Feature | December 23, 2014

First Transcaval Aortic Valve Replacement Performed in Europe

Procedure uses venous access with an abdominal transfer to the aorta to avoid peripheral obstructions to traditional TAVR access routes

transcaval aortic valve replacement, TAVR
transcaval aortic valve replacement, TAVR
transcaval aortic valve replacement, TAVR
transcaval aortic valve replacement, TAVR

December 23, 2014 — For patients transcatheter aortic valve replacement (TAVR) patients whose anatomy prevents the use of femoral artery access, use of a transcaval access route (accessing the femoral vein and then tunneling into the aorta) may offer a new access route option. 

Adam Greenbaum, M.D., co-director of the Henry Ford Center for Structural Heart Disease, helped perform the first successful transcaval access route to perform TAVR in Europe Dec. 1, sharing his expertise on a pioneering way to access the heart. Henry Ford was the first hospital in the world to perform the unique procedure, which accesses the heart for valve replacement by temporarily connecting major blood vessels in the abdomen. Greenbaum, who taught the technique to seven other centers in the United States, was asked to share the technique at the German Heart Centre Munich with Markus Kasel, M.D. They performed the technique for a middle-aged German man, who is recovering nicely, Greenbaum reported.

"We are pleased that the advanced cardiology procedures we perform at Henry Ford can help patients both here and around the world," said Greenbaum. Henry Ford cardiologists estimate the procedure could help 25,000 to 50,000 patients in the United States annually, when scar tissue, small arteries or other medical issues prevent cardiologists from using traditional access to the heart. Now, the option will be available to patients in Europe, too, Greenbaum said.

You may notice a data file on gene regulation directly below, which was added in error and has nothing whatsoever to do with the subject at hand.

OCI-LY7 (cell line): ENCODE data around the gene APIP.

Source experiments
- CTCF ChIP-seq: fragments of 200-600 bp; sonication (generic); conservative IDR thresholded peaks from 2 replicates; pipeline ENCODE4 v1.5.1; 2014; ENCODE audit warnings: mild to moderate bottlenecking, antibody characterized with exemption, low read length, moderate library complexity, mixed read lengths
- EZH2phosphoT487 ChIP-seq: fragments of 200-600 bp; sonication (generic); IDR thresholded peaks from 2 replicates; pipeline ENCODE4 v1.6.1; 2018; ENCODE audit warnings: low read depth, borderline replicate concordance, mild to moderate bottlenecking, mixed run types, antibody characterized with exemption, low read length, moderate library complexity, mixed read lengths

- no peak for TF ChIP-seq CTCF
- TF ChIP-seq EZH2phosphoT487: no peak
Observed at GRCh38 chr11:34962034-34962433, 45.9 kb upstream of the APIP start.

Henry Ford Hospital cardiologists performed the health system's first transcaval procedure on July 3, 2013, in Detroit. Traditional valve replacement was not medically viable for an 80-year-old northern Michigan great-grandmother, who's alive and well today.

During transcaval valve replacement, a wire is guided into a leg and up through the femoral vein into the inferior vena cava (IVC). The IVC is punctured with a 0.014-inch guidewire, which has been connected to a cautery device to provide energy to the tip of the guidewire. The access point is dilated with the dilator that comes with the valve delivery sheath. The delivery sheath for the TAVR valve goes across the IVC into the infrarenal aorta. The puncture site is closed by using a St. Jude-AGA Medical VSD occluder, 6- or 8-mm in diameter, Greenbaum explained

"Angiography alone is used to guide access and closure. We use a contrast CT of the aorta before the procedure to assess suitability and choose the level at which to cross into the infrarenal aorta," he said. "We make sure no structures like bowel loop or major side branches are at the level of crossing by examining the CT before the case. Typically, the access is at the level of the L3-L4 disc space, which we use for geographic landmarks."

The technique was perfected by Greenbaum, Henry Ford cardiologist William O'Neill, M.D., and Robert Lederman, M.D., an interventional cardiologist at the National Heart, Lung, and Blood Institute, who developed the transcaval technique in a research setting. Greenbaum led the team who performed the first procedure at Henry Ford. He worked alongside O'Neill and Gaetano Paone, M.D., division head of cardiac surgery at Henry Ford Hospital.

For more information: www.henryfordhospital.com/structuralheart

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